Frequently Asked Questions (FAQs)
Alternative Dispute Resolution - Complaint Investigations Division Mediation Program
What is Alternative Dispute Resolution?
- Alternative Dispute Resolution (ADR) is a forum in which a neutral third party facilitates communication between parties and assists the parties in their attempt to reach a mutually acceptable agreement. Mediation is a form of ADR. Mediation is a confidential and informal process in which a trained mediator assists the parties in reaching a negotiated resolution of a charge of discrimination. In the mediation process, participants maintain control over any outcome that is reached.
How much will mediation cost?
- There is no direct cost to either party for the mediation service.
Who is the Mediator?
- Department of Civil Rights uses a group of committed volunteers who are trained third-party mediators, qualified as Rule 114 Neutrals. A “neutral” is an individual or organization that provides a service such as mediation, as defined in Rule 114.02(b) of the Minnesota General Rules of Practice. All mediators are neutral unbiased professionals with no stake in the outcome of the mediation process.
Is mediation required?
- Alternative Dispute Resolution (ADR) is required. Mediation is a form of ADR. As of February 1, 2018 participation in an ADR process is mandatory. However, full enforcement of this ordinance provision will not take effect until third quarter 2018. Therefore, only some cases will be chosen for mediation. Cases that will be chosen for mandatory mediation prior to full enforcement will be based on the following, but not limited to: one or both parties’ request for mediation; preservation of the parties’ relationship; and exigency of the issues. For more information, please review the Advisory Memorandum on Alternative Dispute Resolution.
Are there any instances when mediation is not required?
- Yes. The Director may exempt cases from mandatory mediation (including but not limited to, physical or sexual harassment complaints). However, it will be determined on a case by case basis.
When does mediation take place?
- Following the collection of the Respondent’s position statement and the Complainant’s rebuttal statement, the parties shall engage in mandatory mediation which may be facilitated by the Department.
How long does mediation usually take?
- Mediations usually last for approximately 4 hours. However, we encourage parties to keep their schedule open for the entire day.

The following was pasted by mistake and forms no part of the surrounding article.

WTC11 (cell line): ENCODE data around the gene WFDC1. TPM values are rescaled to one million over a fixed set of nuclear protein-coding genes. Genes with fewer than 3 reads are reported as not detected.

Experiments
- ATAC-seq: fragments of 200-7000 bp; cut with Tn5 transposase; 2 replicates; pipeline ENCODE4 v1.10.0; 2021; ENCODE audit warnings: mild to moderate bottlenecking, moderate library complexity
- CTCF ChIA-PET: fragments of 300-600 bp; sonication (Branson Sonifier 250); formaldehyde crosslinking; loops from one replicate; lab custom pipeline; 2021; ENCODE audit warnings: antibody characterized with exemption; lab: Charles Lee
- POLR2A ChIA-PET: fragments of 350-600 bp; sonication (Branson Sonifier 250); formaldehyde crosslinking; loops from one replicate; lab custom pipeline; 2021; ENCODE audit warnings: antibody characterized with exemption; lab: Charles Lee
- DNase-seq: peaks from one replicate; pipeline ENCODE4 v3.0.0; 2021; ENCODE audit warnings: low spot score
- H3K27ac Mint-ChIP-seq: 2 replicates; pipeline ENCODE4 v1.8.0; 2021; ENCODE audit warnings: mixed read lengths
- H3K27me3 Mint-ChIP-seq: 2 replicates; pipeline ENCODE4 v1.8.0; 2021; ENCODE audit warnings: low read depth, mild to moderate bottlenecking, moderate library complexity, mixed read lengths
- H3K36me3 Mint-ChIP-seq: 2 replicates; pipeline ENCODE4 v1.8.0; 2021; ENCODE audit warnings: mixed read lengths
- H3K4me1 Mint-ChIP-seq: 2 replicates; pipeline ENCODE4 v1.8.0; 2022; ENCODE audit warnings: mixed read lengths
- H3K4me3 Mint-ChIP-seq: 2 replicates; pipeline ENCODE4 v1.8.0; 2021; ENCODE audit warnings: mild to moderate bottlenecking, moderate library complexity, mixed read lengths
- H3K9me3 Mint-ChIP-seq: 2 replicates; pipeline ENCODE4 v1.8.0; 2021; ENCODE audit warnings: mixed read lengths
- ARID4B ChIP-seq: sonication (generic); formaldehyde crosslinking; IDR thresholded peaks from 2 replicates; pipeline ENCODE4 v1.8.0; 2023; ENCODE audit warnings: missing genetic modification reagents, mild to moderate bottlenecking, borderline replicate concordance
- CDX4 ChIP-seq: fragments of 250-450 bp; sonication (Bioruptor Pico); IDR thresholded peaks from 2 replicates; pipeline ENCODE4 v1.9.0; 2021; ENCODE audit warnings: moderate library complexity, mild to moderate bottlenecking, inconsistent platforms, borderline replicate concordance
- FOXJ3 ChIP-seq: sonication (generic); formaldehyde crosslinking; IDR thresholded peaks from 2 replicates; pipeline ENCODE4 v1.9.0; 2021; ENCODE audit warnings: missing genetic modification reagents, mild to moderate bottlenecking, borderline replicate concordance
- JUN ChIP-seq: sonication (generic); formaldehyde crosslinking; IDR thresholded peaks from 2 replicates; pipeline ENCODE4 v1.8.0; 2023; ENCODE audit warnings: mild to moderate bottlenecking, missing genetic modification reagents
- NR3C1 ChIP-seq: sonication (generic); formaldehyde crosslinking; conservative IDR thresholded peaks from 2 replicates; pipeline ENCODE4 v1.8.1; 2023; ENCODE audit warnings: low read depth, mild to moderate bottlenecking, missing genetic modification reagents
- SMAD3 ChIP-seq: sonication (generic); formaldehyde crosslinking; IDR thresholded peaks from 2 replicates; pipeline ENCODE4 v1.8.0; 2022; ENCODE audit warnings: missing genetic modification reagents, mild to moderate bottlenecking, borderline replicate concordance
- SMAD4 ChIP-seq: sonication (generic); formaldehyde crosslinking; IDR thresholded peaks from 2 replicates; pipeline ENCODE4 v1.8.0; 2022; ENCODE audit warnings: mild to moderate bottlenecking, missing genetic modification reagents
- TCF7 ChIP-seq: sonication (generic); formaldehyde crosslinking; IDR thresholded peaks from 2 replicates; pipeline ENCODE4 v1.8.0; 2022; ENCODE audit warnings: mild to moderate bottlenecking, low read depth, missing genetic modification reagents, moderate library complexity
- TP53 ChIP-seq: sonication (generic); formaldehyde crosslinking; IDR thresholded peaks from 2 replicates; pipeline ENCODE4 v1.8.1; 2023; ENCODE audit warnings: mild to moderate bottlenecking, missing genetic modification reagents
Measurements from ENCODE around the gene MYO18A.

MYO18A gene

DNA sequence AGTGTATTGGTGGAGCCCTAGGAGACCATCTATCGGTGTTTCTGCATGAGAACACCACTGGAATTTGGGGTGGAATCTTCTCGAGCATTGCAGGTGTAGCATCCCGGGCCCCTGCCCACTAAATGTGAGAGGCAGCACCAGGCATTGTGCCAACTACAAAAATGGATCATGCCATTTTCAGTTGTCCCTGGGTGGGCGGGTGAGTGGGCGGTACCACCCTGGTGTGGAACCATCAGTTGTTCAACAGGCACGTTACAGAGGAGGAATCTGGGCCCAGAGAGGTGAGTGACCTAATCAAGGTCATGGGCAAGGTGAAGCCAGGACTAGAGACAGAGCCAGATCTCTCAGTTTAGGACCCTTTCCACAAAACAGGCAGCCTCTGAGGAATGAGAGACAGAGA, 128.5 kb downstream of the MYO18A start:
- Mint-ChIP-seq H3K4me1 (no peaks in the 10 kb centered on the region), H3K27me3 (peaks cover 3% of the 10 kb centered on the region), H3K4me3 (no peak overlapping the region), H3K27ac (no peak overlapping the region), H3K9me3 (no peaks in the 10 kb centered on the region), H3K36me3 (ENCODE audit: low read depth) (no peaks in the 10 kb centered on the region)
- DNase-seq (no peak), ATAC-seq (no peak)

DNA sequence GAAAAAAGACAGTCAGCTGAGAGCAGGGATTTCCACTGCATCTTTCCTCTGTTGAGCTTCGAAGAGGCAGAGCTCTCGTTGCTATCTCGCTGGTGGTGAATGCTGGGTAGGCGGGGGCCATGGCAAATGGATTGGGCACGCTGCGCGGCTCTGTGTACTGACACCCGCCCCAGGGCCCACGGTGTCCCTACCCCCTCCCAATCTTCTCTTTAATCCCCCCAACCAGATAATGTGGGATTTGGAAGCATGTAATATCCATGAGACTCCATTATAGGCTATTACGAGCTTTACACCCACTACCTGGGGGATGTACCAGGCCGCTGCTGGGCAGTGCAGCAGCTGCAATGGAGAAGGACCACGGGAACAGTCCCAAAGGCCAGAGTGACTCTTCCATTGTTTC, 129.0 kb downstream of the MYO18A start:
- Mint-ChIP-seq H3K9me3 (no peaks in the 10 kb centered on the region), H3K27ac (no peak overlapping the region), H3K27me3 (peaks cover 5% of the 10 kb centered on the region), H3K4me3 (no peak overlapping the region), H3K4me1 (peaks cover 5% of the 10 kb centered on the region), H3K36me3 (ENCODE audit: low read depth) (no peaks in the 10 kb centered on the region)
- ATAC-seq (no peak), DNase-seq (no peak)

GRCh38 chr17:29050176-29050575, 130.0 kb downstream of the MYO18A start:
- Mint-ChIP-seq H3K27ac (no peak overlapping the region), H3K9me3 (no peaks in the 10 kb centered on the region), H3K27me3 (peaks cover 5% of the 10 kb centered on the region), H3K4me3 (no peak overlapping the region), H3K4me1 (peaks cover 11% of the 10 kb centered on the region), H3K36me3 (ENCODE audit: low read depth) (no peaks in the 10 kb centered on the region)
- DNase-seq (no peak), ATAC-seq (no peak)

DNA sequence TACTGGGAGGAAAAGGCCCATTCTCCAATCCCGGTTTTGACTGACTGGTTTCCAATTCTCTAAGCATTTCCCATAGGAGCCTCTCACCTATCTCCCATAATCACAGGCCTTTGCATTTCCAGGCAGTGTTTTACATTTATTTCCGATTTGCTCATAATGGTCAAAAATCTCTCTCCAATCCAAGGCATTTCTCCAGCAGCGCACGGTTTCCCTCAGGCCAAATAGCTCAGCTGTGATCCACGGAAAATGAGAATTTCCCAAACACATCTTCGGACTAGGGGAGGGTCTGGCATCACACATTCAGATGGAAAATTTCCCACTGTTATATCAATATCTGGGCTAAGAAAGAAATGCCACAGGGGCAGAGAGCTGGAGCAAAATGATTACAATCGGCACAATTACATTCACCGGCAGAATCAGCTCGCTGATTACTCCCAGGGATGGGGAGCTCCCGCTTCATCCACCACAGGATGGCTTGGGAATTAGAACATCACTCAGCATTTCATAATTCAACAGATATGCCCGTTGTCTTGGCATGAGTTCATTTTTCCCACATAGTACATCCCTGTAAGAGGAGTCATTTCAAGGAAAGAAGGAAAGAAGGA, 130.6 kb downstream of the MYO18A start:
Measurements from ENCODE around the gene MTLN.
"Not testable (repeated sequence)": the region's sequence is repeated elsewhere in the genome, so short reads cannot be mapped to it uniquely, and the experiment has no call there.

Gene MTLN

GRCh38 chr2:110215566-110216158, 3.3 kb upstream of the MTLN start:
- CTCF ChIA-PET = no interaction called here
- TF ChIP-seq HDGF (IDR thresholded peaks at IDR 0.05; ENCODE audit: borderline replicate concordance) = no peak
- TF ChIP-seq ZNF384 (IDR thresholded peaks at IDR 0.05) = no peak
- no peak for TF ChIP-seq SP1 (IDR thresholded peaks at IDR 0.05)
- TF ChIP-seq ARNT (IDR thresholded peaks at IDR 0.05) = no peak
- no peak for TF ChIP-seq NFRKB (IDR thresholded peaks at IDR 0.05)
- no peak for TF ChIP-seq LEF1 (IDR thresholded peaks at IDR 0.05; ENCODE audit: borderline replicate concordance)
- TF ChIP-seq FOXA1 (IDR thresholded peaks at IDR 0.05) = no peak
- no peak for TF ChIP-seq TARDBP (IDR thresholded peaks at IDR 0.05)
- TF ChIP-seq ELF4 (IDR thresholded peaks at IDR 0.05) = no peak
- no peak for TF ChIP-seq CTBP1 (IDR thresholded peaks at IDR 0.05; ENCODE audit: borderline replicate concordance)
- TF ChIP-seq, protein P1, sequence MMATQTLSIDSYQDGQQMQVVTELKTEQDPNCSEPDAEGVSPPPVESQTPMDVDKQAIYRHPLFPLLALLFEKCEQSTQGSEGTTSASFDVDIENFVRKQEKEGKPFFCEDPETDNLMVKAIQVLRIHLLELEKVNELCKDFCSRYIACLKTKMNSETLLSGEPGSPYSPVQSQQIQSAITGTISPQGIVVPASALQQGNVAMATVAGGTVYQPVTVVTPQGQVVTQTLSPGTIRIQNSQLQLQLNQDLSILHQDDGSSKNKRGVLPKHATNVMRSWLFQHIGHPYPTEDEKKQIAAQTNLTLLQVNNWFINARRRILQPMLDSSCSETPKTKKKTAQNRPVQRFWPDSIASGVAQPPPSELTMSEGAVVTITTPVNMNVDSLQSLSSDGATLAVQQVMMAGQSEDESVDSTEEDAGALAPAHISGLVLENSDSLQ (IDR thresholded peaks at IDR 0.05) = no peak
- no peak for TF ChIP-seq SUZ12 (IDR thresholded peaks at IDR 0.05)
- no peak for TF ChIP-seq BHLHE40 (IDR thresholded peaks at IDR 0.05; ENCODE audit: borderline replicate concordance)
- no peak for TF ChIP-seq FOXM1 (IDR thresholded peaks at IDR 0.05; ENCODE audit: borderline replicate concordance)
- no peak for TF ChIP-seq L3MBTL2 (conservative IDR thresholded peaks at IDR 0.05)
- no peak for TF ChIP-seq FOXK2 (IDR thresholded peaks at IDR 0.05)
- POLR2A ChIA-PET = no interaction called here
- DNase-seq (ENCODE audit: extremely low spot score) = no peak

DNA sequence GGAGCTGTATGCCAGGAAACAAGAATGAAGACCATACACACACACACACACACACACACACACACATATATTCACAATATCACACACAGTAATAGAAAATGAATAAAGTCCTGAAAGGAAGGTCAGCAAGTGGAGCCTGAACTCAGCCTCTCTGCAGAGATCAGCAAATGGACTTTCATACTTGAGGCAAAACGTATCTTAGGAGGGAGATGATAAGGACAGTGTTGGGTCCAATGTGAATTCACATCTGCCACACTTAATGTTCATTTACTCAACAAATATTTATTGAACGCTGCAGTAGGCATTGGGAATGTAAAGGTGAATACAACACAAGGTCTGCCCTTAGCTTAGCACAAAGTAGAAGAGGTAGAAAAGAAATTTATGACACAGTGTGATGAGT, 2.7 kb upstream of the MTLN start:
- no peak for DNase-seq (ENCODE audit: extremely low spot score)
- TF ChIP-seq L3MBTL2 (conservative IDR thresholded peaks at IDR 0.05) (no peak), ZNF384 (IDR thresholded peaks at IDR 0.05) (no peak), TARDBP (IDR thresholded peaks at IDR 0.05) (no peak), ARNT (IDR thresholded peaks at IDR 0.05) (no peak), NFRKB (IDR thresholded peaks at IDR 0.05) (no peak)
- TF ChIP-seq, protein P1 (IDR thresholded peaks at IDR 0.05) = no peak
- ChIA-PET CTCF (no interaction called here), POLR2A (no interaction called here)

Do I have to sit in the same room as the other party during the mediation?
- Yes and No. The mediator may necessitate the parties be in the same room for a limited or prolonged period of time. If the mediator believes that sitting in different rooms, or what is called “caucusing,” is fine – there are rooms that are available for each party to sit in. You should ask about the mediator’s procedure prior to the start of mediation and explain your preferences. However, parties can always voluntarily choose to be in the same room.
What happens if a charge is not resolved in mediation?
- If the parties do not reach an agreement, the case will proceed with the investigation process. All information shared during a mediation session is regarded as confidential and cannot be revealed to anyone outside the mediation session including the Minneapolis Department of Civil Rights.
Can the parties bring an attorney or other representative to the mediation session?
- Yes. While it is not necessary to have an attorney or other representative in order to participate in the mediation program, either party may choose to do so.
Are most charges resolved in mediation?
- Most charges that enter mediation resolve successfully. For example, in fiscal year 2016, the mediation program achieved a 73% success rate.
How can I learn more about the mediation program?
- For additional information about the mediation program please send an email to: [email protected]
Last updated May 8, 2018